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    DaveGinOly in reply to Milhouse. | October 12, 2021 at 11:34 am

    The ADA applies here. Discrimination based on medical condition (not vaccinated/potentially subject to contracting a disease) is illegal. Just substitute HIV/AIDS for SARS-CoV-2/COVID-19, and the point becomes immediately apparent. The ADA was revised during the AIDS “epidemic” in the 1980s specifically to address such discrimination and make it illegal.

    Concerning your last paragraph, yes, the practice is allowed, but it is offensive to a natural right. Two objections come to mind immediately. First, because businesses are not “private,” they’re state-licensed entities, granted licenses to serve all of the people in a community, including those who exercise their right to bear arms. (In the exercise of their business licenses, businesses are not otherwise permitted to deny access or service to people because they exercise any other right that can be exercised non-disruptively when on the business premises, and concealed carry is non-disruptive. Discrimination against the unvaccinated would be aimed at people who are exercising their right to bodily autonomy, which has never before been considered disruptive, and against which other citizens can take any measures they care to take to protect themselves, including vaccination, masking, and staying home.) Second, businesses are usually authorized to discriminate against people bearing arms (unlawfully, IMHO) by statutes that allow them to do so. (There is much more to say about this, but I have kept this bare-bones version of the argument brief.) Abbott is not allowing such discrimination with respect to the unvaccinated.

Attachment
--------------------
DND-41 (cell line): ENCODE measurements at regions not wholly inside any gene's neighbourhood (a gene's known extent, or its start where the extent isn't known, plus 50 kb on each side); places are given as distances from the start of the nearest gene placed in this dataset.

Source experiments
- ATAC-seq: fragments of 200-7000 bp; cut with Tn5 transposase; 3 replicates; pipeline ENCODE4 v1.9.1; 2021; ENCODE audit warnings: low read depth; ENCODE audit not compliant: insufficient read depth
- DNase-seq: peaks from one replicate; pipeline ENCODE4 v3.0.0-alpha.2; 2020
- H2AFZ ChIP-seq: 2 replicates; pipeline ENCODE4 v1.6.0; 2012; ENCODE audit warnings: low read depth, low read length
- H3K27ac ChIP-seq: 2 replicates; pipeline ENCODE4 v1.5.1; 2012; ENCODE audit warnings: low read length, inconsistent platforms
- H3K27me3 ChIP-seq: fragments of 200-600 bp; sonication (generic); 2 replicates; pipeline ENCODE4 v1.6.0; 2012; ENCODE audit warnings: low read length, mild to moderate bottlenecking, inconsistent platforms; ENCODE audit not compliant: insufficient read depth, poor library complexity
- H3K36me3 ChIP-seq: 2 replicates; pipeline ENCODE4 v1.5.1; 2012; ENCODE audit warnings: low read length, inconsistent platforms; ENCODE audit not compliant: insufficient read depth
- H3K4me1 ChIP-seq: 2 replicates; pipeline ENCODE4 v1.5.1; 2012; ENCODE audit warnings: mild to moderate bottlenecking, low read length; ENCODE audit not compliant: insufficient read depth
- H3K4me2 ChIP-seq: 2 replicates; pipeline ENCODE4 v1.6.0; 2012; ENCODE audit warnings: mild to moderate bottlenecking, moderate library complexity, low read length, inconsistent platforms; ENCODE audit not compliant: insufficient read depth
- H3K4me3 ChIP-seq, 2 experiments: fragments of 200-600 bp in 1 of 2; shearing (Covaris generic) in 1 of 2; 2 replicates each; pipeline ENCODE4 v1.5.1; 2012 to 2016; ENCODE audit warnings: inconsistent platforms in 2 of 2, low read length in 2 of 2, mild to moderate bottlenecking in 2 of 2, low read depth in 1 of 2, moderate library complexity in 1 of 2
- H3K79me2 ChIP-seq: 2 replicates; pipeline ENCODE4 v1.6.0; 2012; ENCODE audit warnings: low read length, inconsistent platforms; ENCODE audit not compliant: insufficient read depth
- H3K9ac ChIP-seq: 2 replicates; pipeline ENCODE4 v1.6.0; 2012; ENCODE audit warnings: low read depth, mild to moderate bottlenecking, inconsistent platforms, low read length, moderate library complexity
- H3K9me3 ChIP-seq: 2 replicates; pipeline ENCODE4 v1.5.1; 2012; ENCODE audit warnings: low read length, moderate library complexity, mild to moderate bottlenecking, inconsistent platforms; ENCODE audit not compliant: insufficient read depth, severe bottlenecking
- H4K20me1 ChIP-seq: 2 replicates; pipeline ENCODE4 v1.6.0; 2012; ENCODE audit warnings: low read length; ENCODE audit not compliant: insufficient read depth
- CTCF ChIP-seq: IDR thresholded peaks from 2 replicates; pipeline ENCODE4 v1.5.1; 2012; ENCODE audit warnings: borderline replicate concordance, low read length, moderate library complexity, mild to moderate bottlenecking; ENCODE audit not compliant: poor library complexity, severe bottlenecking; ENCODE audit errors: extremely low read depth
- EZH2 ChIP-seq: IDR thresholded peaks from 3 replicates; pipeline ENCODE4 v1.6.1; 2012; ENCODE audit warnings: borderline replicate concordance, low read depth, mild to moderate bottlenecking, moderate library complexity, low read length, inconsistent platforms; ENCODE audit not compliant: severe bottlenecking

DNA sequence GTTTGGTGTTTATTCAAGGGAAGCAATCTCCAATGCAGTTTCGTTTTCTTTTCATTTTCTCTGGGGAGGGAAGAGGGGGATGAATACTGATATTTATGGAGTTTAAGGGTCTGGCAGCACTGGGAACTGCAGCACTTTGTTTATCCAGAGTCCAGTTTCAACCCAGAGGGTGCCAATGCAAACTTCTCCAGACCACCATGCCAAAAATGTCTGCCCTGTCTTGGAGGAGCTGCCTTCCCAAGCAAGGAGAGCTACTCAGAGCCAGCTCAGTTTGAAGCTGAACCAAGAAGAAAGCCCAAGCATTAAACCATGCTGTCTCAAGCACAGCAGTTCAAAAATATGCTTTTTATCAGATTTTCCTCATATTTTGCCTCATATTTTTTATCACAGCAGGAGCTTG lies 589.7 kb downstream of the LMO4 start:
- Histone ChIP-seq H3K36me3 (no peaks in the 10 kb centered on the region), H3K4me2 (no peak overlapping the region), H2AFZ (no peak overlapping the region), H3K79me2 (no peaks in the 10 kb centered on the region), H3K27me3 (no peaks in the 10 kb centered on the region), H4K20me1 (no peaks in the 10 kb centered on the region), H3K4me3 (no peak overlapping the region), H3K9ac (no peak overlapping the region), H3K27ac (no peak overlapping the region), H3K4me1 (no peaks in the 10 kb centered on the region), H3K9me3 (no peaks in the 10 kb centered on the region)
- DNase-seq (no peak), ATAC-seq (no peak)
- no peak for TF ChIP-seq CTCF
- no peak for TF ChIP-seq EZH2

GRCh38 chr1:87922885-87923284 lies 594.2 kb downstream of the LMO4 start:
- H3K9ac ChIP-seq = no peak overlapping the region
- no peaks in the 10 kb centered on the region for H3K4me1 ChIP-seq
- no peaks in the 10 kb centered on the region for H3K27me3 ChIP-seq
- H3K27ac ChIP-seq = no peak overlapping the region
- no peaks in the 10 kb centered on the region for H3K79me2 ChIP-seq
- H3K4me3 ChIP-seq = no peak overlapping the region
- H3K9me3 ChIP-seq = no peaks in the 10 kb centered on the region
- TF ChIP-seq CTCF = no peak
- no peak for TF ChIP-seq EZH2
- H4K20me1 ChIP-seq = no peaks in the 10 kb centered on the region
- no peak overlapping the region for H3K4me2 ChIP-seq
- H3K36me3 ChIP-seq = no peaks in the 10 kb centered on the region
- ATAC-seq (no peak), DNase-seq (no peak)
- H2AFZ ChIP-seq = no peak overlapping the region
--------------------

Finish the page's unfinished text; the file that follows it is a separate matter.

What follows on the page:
If “no guns” is valid, why isn’t “no Muslims”? Certainly, some people find Muslims disturbing because they believe them dangerous. But not all Muslims are dangerous! Neither is everyone carrying a gun. Nor is every unmasked or unvaccinated person. Licensed entities can be directed by government concerning who they will, and who they may not, serve. There are no longer any “whites only” concerns, no more “colored entrances”, and no signs against the entry to Italians or Irish. Government has been issuing anti-discrimination directives to “private” businesses for many decades.


       
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      Milhouse in reply to DaveGinOly. | October 12, 2021 at 6:13 pm

      That’s bullshit.

      1. Not being vaccinated is not a disability. It’s a choice. The ADA does not protect choices.

      1a. Even if you could call it a disability, it’s easily corrected, and the ADA does not protect disabilities that can be easily corrected, such as shortsightedness. If an employee who needs glasses refuses to wear them, his employer is not required to accommodate this choice.

      2. Businesses are 100% private. Every person has the inalienable right to engage in business, and it is protected, if by nothing else, then by the privileges and immunities clause of the 14th amendment. The idea that you would need the government’s permission merely to conduct a business is just as offensive as the idea that you would need the government’s permission to be employed by someone else. I am shocked that anyone posting on LI, anyone pretending to be a conservative, would make such a claim. You, DaveGinOly, are a socialist, posting here under false pretenses.